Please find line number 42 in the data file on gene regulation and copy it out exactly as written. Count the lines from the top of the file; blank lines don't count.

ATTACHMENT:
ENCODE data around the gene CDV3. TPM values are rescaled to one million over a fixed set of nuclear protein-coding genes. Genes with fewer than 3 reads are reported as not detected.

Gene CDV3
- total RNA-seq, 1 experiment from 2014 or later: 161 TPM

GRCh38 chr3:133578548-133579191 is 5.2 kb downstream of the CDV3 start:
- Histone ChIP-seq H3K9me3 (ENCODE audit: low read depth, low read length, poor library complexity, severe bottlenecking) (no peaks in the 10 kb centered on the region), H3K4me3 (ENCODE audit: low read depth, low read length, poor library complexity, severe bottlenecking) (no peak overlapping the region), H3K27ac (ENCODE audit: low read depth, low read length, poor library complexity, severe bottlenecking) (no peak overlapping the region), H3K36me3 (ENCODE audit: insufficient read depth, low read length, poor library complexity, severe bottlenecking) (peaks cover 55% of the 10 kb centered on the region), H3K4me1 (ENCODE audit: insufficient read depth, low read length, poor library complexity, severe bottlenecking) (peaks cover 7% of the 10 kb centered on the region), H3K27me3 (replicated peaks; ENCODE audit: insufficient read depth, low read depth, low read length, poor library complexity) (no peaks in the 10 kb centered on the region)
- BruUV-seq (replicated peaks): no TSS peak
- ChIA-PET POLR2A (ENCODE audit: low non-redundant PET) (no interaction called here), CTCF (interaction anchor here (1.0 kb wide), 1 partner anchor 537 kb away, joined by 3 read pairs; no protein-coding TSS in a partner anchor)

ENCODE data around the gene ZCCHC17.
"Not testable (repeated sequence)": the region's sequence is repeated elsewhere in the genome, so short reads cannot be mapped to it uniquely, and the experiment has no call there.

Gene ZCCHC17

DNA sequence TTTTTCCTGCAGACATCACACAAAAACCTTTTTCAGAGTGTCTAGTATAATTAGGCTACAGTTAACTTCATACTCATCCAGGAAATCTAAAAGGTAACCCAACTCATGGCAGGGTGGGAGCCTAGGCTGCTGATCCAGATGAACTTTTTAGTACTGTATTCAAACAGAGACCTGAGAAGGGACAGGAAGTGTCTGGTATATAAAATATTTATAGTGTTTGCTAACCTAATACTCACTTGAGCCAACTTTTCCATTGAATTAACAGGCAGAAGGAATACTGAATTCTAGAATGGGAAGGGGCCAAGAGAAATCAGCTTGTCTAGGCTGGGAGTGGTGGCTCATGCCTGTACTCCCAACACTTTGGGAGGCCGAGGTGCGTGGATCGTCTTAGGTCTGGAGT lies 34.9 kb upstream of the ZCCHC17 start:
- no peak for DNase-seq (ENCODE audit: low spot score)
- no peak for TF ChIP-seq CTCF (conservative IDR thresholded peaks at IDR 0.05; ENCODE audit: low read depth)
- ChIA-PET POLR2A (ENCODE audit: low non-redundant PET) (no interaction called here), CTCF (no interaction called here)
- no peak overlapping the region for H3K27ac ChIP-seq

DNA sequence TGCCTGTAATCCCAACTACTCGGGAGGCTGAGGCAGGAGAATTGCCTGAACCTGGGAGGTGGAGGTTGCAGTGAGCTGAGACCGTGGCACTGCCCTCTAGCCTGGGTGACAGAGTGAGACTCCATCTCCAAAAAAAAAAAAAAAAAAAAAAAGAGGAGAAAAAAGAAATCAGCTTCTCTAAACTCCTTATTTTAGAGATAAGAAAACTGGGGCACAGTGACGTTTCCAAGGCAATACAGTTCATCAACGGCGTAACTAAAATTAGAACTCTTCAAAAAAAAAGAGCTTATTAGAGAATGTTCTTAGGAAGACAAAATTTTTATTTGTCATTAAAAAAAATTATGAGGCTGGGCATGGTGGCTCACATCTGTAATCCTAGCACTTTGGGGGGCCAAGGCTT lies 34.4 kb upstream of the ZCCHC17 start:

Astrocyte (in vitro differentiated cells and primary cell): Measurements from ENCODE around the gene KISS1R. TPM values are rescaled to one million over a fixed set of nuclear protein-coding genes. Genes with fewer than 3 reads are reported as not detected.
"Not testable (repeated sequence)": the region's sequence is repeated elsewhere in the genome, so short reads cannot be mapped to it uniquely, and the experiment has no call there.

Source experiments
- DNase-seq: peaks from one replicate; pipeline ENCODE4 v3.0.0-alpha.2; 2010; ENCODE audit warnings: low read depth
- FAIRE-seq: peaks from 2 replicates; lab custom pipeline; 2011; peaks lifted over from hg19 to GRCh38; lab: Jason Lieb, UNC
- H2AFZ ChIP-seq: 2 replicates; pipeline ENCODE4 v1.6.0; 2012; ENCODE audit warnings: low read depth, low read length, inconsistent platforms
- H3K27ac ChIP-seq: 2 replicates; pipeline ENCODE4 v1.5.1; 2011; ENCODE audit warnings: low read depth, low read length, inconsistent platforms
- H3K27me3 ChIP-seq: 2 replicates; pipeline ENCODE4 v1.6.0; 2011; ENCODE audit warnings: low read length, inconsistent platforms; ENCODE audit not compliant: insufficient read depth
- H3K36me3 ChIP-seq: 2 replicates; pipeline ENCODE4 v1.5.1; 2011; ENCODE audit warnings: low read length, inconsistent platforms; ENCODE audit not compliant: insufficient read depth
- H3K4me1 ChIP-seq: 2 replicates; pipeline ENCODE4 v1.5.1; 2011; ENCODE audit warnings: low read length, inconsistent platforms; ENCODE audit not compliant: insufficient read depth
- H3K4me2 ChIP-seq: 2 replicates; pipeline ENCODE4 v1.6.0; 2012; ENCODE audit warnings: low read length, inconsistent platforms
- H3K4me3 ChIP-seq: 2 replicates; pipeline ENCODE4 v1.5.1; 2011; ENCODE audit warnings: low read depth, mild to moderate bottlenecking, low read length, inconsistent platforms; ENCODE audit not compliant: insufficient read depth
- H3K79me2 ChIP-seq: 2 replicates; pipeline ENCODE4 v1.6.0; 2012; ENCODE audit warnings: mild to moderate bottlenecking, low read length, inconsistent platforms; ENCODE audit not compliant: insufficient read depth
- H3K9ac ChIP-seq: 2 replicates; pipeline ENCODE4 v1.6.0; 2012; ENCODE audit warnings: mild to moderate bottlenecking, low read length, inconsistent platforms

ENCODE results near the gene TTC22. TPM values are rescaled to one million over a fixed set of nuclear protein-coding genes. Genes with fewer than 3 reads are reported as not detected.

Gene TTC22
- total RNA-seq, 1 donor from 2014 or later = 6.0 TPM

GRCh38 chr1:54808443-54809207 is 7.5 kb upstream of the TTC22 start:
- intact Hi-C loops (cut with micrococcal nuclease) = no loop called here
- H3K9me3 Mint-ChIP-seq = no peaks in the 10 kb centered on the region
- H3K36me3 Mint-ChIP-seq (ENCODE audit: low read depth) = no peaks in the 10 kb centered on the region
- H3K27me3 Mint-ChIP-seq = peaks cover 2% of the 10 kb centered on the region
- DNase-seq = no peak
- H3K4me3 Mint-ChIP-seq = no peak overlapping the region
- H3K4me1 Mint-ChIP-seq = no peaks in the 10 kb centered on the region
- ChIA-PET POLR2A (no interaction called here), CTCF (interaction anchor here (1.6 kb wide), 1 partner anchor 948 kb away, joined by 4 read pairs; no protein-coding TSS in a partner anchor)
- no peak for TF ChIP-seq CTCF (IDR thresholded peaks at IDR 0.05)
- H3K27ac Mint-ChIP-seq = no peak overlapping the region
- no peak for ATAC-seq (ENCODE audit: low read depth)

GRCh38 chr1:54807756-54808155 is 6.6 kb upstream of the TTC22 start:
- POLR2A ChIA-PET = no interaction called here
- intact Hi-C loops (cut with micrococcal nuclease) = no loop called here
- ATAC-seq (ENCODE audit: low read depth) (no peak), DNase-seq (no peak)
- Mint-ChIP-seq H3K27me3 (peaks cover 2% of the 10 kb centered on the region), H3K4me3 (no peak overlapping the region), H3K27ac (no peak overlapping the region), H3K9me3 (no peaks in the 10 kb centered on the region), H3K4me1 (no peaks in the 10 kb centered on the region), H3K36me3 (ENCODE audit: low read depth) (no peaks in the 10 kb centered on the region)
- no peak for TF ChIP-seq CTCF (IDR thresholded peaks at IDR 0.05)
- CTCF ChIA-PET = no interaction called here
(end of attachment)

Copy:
- ChIA-PET POLR2A (no interaction called here), CTCF (interaction anchor here (1.6 kb wide), 1 partner anchor 948 kb away, joined by 4 read pairs; no protein-coding TSS in a partner anchor)